Baby, you can own two hearts Baby, don't try to tear me apart Someone's got to go and I won't, I won't That's a promise Baby, you can't fool around Baby, can't turn me upside down Someone's got to go and I won't, I won't That's a promise It's just a matter of time before you call him on the phone Tell him please, please leave him alone Please leave him alone It's just a matter of time, call him on the phone Tell him please, please leave him alone Please leave him alone Baby, you've got me used Baby, Can't you be like you? Someone's got to go and I won't, I won't That's a promise (Ad lib to end)
‘Baby That’s A Promise’ was recorded with The Lower Third as a demo at R.G. Jones’ Oak Studios in Morden, Surrey, on 31st August 1965, and hence a few days after the release of Bowie’s third single ‘You’ve Got A Habit of Leaving’. By then, Bowie has already moved on with promotional team as a result of frequent disagreements with Shelmond Talmy in the course of the production of ‘You’ve Got A Habit Of Leaving’ and found Ralph Horton who would play a supportive role in the following months and years.
After the management change Horton enabled David and The Lower Third to record two demos for four hours at the above-mentioned studio: ‘Baby That’s A Promise’ and ‘Silly Boy Blue’. The latter will be discussed later on in this blog (and in full detail) as the song features on Bowie’s first album David Bowie, released in 1967. ‘Silly Boy Blue’ is probably one of the finest pieces he has written in his early career prior to ‘Space Oddity’.
However, ‘Baby That’s A Promise’ is a promising demo from young David Jones (not yet Bowie – the official name change was announced just a couple of weeks later). It is clearly influenced by rhythms of The Kinks and The Small Faces, a mod-band David was acquainted with at the time. The song is furthermore somewhat influenced by the Motown sound. Bowie’s vocals are R&B-flavoured and can be located somewhere between P.J. Proby and Marvin Gaye. Bowie would reprise this certain type of vocal style in the mid-70s on his albums Young Americans and Station To Station. It sort of stands out as the best demo untel then in comparison the other rather frail demos analysed earlier.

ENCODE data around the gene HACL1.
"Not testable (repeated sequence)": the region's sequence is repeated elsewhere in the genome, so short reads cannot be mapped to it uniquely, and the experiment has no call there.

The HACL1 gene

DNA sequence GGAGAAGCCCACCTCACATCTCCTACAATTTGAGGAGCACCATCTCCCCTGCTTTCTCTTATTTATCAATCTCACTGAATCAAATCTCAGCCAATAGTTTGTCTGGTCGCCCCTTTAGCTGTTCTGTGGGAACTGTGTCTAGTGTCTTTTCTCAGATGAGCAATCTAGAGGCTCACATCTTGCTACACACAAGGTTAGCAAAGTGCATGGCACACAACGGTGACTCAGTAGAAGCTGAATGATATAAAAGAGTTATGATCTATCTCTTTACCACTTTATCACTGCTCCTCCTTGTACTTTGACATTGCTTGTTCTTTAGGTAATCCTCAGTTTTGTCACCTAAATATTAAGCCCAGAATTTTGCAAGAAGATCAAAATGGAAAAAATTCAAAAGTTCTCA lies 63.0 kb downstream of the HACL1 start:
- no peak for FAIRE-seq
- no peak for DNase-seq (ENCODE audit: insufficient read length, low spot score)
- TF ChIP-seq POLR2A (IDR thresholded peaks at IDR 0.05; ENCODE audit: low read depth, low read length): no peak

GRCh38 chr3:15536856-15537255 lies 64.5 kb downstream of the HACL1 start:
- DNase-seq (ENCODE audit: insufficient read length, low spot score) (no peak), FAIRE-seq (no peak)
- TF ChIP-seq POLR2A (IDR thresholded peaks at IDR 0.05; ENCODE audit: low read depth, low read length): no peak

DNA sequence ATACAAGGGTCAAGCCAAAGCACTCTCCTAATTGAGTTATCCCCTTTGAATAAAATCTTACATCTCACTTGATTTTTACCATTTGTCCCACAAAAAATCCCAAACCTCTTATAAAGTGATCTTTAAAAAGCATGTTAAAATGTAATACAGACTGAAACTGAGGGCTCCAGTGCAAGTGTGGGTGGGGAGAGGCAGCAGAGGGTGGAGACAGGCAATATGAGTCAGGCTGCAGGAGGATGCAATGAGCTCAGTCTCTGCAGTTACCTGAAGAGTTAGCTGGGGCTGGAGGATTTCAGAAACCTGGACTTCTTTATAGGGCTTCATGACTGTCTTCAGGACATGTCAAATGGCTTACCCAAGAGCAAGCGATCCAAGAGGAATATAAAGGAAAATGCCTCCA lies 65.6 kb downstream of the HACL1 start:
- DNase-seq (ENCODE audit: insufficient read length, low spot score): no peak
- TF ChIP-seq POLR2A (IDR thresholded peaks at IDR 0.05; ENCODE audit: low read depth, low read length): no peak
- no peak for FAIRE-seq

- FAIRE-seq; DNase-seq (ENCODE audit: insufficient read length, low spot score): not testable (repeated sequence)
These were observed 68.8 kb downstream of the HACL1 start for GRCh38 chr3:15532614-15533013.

On 2 November 1965 David Bowie (by then officially named Bowie) together with The Lower Third used ‘Baby That’s A Promise’ along with two other demos, ‘Out Of Sight’ and ‘Chim Chim Cheree’, for a BBC band contest. The band had to pass an audition in order to be broadcast on one of the BBC’s pop programmes. It is not certain whether Bowie and The Lower Third have used the demo from 31 August or whether they have re-recorded the song some time later. The authors Doggett and Pegg suggests that this song was demoed in October 1965. In any case, the band did not pass the audition and hence were not broadcast on television. The BBC jury explains their reasoning by describing David’s singing as “a cockney type but not outstanding. A singer devoid of personality. Sings wrong notes and out of tune.”
Often wrongly titled ‘Baby’ or simply ‘That’s A Promise’, the demo did not appear on any official record until today. However, somehow a scratchy copy was obtained which has since been featured on a series of unofficial bootlegs.
- David Jones (vocals, guitar, saxophone)
- Dennis Taylor (guitar)
- Graham Rivens (bass)
- Phil Lancaster (drums)
- Produced by Shel Talmy